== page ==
When I was a kid, I don’t remember a special affinity for gardening. All I remember was weeding and more weeding. My mom says that I remember incorrectly and that I did have an interest. Fascinating what we remember and what we don’t.
Today it is a different story. I love the feel of sun on my face when I’m in the garden whether working or just sitting and enjoying the view. The bright colors, sweetly scented flowers and delicious food that I get from my garden all contribute to my love of gardening. The smell of geraniums and tomato plants. The taste of Sungold cherry tomatoes, warm from the vine. The smell of the earth in spring. Digging home grown carrots in colors of purple, white, yellow and orange in early spring. What’s not to love! I even like weeding. My husband and I used that as our “quiet” time when all the kids were still at home. We still go out and weed together in the evenings. It’s cheaper than therapy!
I rec’d a catalog form Gardener’s Supply and this is on the front cover. I thought I’d share this since there are a lot of people who want to garden but can’t get ont heir knees. I will post other things that you can do to make it easier in the coming weeks and days. This is one way of gardening when you have physical challenges and limitations.
Exceptionally beautiful tomato, one of my favorites. It truly is as striking as this photo. some of them get very big, others are more moderated. The one in front is heart shaped and the one in back is a little more round. Their golden flesh is marbled inside with streaks of red. They are delicious and sweet, somewhat fruity in flavor, and are meaty with very few seeds. Indeterminate. 85 days
Early last week I planted some seeds that need longer grow times than others. They are geraniums, lobelia, alyssum, snaps, hollyhocks, petunias, foxglove, stock and impatiens. I also planted 42 “Sungold” tomato seeds in a small cell type of flat as an experiment. (The only drawback is that it needs constant water. These are under lights in the house. My onions (5 kinds) are out in the small greenhouse since they don’t need as much warmth to germinate. Anyways…there are finally signs of life! It’s always exciting to see green coming up in the little flats, The hollyhocks were the first to show themselves, followed by the “Paint Box” geraniums. Yeah! We look at them every morning and night to see what’s new. I divided my seed packets into early, mid and later timeframes to start them. My tomatoes won’t be started until March, the peppers a little earlier. The funny things is, by the end of the season (fall) I am ready to lay down asphalt in the garden. I get so tired of weeding and dragging hose. I swear I’m done with gardening. In january the seed catalogs start coming and I think it’s like having a baby, you forget how much it hurt and can’t wait to do it again. Thats how it is with gardening…OR… maybe it’s just being tired of gray skies and brown lawn.
I am planning the varieties of peppers that I am going to grow this year and am wondering if anyone out there has any particular favorites that they like to grow and cook with. It seems in the past, our most popular are the jalapeños (which true aficionados don’t consider hot), Ancho/poblanos (which are called anchos when dried and poblanos when fresh) and sweet banana peppers. I myself love to cook but don’t like hot and spicy so I am a wimpy hispanic! I can do beautiful things with sweet peppers though. Most folks don’t know that almost all peppers start out green and then turn some color or other. Purple, red, yellow, light green, white, chocolate brown, orange, and gold are the colors that peppers come in. One note; I grew a pepper last year that started out a creamy white color. It was beautiful pepper that eventually turned red.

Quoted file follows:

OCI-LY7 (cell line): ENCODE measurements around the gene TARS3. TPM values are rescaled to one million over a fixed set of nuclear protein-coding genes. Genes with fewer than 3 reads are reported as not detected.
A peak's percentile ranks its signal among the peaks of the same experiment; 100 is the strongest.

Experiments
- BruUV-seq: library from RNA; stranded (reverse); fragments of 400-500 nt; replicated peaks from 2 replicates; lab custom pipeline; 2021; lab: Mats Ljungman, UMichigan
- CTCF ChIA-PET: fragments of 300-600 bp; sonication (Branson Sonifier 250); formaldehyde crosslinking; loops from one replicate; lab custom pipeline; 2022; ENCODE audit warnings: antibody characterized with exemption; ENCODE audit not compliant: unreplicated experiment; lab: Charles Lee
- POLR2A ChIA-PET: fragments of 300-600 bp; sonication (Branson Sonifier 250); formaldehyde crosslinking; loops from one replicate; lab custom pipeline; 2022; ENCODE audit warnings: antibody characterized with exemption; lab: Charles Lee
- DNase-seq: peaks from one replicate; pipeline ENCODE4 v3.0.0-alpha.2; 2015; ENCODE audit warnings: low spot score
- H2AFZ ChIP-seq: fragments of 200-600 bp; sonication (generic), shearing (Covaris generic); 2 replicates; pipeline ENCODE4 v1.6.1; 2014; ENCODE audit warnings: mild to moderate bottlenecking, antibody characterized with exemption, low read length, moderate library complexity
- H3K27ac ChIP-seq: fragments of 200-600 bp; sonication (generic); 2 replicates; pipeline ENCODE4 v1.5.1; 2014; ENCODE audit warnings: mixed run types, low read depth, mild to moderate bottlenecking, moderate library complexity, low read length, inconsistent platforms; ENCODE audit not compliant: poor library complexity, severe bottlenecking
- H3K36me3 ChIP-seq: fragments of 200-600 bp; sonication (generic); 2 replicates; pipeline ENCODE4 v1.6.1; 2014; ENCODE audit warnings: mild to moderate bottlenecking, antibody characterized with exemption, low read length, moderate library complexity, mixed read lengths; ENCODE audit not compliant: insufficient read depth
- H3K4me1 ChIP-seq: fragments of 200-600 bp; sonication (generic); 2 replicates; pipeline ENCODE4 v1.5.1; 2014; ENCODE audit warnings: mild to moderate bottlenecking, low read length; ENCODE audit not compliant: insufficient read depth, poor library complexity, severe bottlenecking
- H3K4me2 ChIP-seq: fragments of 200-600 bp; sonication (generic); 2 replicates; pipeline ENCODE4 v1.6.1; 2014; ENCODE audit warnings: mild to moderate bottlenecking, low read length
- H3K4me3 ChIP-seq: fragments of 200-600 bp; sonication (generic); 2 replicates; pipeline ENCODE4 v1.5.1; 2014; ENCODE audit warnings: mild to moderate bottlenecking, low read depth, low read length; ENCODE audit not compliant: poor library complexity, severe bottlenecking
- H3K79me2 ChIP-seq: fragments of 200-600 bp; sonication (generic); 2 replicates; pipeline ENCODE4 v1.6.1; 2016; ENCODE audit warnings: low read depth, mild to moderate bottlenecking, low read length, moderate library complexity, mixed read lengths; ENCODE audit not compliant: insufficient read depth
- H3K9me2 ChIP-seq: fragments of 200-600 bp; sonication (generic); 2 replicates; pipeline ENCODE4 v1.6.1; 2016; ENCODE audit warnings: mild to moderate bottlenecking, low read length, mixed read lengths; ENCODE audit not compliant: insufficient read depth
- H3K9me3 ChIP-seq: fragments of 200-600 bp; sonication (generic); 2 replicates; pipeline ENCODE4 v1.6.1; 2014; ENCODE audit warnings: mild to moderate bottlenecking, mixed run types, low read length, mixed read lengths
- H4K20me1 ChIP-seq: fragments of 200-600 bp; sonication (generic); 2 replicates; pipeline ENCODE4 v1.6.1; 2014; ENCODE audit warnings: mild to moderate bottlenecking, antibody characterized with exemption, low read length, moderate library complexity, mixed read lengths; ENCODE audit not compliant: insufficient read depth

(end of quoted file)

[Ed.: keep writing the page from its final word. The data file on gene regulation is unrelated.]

This is the flower I mentioned in my previous post. This flower has a sweet, scent that permeates the air around my patio. It is absolutely lovely and flowers are airy and delicate. Very unusual and they last several years before they need to be replanted. I like them in pots up close.
I’ve started going through my seed catalogs. If I recycled them by the pound I’d have about 20 dollars worth. Some of these catalogs are miniature works of art. Beautiful pictures and fascinating information make it a pleasure to read through them. So far, I’ve gotten through 3 catalogs. One I’d like to recommend is “Botanical Interests”. Their website is http://www.botanicalinterests.com I was intrigued with their hand drawn illustrations which brought out the beauty in the flowers and the vegetables. Of course I’ve always thought that veggies are decorative in themselves. This year I will order the “Calypso Beans”, Lettuce; “Butterhead Speckles,” and a couple of melons; “Minnesota Midget” and “Canary Tweety”. I know, I know, I’ve never had good luck with melons but these look interesting and have shorter maturation dates. All gardeners keep trying, don’t we? For flowers, I will order a dianthus called” Rainbow Loveliness” one of the sweetest smelling and most delicate flowers I’ve ever had the pleasure to grow. I’m a big fan of impatiens and they have “Swirl Monet Blend”, a picotee blossom that looks like it’s in shades of pink. With all of the catalogs out there, most of whom are offering the same varieties, it can be hard to choose who to order from. It’s nice when a catalog goes above and beyond just trying to sell you seeds and treats you to a satisfying, visual experience, That alone sets them apart from the crowd and makes me want to purchase from them. Check out their catalog!